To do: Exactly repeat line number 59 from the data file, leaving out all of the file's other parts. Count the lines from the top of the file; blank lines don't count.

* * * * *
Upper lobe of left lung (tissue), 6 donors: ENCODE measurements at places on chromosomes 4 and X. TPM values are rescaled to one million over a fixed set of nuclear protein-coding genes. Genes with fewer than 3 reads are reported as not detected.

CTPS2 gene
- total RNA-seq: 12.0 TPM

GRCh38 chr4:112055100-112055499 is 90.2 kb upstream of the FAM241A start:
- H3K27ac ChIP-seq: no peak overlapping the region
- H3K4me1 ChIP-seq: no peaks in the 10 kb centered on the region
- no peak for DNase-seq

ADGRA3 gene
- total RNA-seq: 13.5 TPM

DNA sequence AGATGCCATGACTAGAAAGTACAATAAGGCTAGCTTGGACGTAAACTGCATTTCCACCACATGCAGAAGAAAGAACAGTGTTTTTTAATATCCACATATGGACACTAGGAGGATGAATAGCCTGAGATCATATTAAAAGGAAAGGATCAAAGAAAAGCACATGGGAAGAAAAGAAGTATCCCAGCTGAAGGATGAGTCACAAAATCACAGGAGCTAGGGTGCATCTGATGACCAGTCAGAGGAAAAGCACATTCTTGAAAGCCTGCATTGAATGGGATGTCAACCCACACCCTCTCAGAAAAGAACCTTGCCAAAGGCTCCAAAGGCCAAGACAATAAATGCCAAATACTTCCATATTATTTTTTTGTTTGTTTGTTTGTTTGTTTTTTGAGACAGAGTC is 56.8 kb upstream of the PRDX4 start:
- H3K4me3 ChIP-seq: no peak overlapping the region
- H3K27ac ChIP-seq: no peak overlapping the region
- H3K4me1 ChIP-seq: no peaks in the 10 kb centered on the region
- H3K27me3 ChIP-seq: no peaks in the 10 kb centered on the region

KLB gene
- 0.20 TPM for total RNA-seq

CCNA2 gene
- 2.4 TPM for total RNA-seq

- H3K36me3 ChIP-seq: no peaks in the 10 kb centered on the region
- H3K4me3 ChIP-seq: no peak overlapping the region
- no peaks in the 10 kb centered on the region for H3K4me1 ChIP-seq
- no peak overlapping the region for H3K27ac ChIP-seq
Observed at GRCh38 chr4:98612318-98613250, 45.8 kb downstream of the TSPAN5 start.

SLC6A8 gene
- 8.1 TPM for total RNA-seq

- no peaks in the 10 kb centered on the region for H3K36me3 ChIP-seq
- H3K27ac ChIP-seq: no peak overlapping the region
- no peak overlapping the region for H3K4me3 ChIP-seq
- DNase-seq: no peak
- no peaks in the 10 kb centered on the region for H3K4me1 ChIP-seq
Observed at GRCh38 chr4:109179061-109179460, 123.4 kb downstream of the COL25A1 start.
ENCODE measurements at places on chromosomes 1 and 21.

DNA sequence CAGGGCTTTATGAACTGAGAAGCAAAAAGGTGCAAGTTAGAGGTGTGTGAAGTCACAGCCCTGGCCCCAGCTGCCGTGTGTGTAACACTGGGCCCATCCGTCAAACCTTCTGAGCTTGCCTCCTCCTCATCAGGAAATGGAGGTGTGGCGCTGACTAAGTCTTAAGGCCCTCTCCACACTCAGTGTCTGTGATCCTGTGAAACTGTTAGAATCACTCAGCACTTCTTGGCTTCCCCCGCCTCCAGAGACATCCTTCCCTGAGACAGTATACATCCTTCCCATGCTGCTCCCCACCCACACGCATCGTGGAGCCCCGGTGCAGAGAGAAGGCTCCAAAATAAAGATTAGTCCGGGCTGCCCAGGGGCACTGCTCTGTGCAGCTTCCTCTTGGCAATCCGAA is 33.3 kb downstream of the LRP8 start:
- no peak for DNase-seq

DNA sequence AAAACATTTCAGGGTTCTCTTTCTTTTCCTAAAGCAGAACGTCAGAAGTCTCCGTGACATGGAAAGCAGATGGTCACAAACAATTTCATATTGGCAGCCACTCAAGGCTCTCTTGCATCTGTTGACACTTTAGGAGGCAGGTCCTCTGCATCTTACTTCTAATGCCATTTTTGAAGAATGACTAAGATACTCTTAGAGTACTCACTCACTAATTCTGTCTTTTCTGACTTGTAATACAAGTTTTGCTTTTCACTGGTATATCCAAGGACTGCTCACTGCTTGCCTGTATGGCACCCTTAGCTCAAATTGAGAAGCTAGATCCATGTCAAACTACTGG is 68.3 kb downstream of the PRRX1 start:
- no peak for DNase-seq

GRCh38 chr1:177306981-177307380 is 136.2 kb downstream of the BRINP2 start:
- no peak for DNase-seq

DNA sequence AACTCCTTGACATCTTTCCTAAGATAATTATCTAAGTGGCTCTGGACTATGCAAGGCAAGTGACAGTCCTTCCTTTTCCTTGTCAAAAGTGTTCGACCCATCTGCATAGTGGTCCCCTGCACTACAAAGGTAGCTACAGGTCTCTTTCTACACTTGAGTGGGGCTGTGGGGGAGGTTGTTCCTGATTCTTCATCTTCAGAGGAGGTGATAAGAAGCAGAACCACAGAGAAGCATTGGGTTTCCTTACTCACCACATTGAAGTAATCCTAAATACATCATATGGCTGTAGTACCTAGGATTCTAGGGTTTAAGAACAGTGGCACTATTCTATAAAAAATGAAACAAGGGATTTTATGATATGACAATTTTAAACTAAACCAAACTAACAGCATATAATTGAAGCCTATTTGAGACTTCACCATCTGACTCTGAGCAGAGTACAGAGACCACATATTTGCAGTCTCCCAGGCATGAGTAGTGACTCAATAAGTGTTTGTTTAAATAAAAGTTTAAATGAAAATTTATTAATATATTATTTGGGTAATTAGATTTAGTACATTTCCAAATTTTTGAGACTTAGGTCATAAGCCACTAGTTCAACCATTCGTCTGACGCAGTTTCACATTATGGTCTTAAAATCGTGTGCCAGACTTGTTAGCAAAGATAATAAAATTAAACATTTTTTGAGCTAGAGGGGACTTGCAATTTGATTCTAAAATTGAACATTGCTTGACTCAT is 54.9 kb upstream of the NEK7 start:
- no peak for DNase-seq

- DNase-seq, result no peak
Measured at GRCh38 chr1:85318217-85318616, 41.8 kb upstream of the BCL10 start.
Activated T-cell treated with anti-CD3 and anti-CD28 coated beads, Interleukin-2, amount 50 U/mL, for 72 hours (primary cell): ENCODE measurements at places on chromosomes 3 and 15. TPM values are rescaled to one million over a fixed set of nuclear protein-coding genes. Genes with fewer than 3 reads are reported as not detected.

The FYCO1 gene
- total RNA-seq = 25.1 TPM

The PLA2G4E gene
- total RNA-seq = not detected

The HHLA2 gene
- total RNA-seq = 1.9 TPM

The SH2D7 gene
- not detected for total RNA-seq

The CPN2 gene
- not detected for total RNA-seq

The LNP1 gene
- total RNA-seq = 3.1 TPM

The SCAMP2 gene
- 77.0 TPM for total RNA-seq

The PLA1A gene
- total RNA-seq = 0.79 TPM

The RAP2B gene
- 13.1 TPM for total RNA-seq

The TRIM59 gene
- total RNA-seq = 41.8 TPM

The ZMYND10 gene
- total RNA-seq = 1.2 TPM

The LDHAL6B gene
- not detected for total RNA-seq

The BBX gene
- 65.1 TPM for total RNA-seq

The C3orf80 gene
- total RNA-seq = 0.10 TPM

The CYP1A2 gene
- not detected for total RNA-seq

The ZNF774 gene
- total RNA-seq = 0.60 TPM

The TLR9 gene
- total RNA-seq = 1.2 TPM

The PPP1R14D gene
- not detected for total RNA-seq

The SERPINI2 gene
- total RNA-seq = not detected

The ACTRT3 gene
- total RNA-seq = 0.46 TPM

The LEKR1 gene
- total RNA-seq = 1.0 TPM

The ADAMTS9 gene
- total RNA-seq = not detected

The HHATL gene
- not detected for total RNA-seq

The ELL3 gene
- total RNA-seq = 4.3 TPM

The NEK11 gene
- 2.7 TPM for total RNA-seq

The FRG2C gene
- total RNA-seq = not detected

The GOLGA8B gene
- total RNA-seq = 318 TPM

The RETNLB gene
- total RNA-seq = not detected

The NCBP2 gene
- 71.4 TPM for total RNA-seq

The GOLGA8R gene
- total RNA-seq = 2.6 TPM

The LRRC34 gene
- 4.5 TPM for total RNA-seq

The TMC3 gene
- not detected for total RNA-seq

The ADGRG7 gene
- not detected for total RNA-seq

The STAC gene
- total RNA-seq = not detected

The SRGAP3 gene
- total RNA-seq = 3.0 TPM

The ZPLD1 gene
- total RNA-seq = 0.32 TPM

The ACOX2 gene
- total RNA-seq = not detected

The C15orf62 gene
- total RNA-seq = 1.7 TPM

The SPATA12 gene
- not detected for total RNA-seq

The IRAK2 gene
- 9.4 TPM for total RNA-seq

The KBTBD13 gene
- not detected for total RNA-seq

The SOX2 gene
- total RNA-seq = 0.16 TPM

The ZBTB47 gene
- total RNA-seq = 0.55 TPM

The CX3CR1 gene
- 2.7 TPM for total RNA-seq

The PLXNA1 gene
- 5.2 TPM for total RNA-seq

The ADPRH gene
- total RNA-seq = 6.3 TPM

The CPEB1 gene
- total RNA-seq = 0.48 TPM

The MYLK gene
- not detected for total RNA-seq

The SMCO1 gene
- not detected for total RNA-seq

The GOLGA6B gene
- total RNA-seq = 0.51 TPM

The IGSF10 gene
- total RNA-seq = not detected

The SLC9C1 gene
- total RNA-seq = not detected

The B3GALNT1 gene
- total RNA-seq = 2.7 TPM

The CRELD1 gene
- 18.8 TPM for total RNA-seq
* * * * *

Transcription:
- total RNA-seq = 0.79 TPM